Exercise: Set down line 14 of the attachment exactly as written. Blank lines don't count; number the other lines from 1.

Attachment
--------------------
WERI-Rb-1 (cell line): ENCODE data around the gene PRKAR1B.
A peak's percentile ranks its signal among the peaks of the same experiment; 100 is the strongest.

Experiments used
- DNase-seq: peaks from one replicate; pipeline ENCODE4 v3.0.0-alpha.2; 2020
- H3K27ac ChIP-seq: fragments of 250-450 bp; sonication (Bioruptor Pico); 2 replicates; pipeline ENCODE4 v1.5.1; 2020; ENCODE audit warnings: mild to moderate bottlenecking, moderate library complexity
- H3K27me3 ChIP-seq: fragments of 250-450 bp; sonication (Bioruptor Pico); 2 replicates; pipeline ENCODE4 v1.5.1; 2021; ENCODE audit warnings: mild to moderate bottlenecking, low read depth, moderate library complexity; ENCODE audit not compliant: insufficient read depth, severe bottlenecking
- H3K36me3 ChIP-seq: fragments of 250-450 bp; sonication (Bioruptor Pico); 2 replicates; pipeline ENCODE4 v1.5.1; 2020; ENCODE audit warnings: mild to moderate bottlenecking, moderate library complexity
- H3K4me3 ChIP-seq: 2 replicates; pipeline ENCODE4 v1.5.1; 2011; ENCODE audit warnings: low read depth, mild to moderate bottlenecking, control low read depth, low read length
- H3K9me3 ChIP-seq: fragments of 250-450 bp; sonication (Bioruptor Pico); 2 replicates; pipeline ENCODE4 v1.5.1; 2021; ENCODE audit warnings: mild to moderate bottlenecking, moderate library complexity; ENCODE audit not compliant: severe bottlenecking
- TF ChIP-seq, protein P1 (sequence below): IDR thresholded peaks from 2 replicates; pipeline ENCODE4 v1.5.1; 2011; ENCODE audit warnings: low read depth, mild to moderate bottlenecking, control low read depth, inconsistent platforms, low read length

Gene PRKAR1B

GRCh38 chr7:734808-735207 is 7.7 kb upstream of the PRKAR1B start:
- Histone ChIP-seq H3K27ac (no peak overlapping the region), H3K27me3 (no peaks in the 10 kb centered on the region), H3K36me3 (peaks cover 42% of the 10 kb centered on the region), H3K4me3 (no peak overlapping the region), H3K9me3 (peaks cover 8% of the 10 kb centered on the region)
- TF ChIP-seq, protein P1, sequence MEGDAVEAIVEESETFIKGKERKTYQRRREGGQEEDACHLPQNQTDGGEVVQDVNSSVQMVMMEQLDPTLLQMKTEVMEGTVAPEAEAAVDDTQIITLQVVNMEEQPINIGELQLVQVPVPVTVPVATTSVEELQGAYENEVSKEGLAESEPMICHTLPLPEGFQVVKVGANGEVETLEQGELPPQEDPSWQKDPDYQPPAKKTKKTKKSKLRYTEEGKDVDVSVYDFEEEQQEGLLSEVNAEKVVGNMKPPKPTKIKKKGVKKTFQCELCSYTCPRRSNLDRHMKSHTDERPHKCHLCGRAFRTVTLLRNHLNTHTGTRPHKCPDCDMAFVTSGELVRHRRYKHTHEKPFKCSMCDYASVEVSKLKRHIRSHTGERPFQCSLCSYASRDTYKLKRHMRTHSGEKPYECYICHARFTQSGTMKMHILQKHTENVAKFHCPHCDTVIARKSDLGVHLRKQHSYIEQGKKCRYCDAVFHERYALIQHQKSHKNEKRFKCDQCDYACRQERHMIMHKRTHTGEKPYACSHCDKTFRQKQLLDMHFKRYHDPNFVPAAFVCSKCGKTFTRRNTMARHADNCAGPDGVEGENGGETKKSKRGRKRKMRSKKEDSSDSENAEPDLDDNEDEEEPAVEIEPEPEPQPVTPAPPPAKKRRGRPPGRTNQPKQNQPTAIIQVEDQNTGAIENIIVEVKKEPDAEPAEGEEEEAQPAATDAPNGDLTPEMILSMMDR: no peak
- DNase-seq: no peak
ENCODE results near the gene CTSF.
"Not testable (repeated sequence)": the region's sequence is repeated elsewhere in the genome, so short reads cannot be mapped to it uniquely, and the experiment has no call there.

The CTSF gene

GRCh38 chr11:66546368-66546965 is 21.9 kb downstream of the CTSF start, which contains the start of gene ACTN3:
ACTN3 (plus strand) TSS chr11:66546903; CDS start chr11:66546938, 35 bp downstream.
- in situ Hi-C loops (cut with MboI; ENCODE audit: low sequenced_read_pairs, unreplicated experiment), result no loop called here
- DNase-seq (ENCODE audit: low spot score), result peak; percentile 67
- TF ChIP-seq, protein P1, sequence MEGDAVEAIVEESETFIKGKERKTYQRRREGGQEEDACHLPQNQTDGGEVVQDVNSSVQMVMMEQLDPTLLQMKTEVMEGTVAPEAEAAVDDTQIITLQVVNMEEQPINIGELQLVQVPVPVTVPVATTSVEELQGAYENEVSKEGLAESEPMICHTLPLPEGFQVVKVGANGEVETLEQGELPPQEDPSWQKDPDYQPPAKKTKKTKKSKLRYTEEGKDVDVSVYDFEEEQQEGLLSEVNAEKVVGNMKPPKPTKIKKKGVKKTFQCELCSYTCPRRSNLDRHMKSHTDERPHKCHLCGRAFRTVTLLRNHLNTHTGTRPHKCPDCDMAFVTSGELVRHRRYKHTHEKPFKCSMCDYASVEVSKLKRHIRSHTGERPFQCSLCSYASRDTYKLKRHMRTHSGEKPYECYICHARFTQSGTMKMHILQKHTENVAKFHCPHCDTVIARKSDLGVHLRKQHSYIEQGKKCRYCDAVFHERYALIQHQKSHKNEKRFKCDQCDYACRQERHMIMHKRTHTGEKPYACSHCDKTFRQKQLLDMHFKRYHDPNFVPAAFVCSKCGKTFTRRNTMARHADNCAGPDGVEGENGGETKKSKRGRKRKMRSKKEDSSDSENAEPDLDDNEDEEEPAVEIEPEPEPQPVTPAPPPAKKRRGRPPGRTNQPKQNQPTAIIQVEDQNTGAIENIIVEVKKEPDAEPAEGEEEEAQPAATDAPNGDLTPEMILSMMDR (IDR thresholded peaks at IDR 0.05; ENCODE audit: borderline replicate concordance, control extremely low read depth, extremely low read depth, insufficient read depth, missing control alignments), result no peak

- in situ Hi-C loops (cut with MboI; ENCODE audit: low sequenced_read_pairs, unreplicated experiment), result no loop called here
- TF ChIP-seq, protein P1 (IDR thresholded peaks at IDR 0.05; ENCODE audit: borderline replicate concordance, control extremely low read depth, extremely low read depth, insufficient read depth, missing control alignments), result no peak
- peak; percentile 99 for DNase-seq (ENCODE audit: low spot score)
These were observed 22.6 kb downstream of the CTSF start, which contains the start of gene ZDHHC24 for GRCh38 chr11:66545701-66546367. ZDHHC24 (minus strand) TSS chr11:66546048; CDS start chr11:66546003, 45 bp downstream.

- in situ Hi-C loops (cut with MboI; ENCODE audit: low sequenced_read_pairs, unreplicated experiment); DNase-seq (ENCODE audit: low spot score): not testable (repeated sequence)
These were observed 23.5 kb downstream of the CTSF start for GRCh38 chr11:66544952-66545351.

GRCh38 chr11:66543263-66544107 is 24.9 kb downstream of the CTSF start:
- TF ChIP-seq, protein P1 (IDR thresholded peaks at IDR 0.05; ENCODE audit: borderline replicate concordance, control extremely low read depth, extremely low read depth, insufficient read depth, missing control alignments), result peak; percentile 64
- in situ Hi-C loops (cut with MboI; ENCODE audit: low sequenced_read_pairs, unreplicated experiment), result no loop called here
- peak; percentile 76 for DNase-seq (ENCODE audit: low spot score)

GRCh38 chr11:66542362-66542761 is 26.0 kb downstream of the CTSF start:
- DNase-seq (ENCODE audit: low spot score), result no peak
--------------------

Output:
- TF ChIP-seq, protein P1, sequence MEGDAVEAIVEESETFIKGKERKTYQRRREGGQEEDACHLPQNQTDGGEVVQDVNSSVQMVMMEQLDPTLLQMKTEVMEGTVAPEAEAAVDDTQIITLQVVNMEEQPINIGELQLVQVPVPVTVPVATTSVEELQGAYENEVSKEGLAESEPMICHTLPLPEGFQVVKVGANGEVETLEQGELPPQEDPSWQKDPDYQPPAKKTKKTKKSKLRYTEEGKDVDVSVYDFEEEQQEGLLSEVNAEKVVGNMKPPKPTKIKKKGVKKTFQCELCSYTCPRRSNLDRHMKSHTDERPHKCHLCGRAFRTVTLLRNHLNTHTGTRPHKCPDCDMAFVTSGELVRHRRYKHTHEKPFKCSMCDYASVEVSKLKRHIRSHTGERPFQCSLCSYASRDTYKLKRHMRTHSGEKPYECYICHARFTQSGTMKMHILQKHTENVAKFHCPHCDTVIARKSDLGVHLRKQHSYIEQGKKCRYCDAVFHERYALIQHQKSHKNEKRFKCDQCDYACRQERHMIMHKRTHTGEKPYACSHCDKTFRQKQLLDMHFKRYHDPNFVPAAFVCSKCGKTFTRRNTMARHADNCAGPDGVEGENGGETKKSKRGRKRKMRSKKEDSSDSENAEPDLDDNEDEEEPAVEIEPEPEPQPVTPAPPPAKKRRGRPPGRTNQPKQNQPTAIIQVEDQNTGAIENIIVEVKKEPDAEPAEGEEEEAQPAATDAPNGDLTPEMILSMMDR: no peak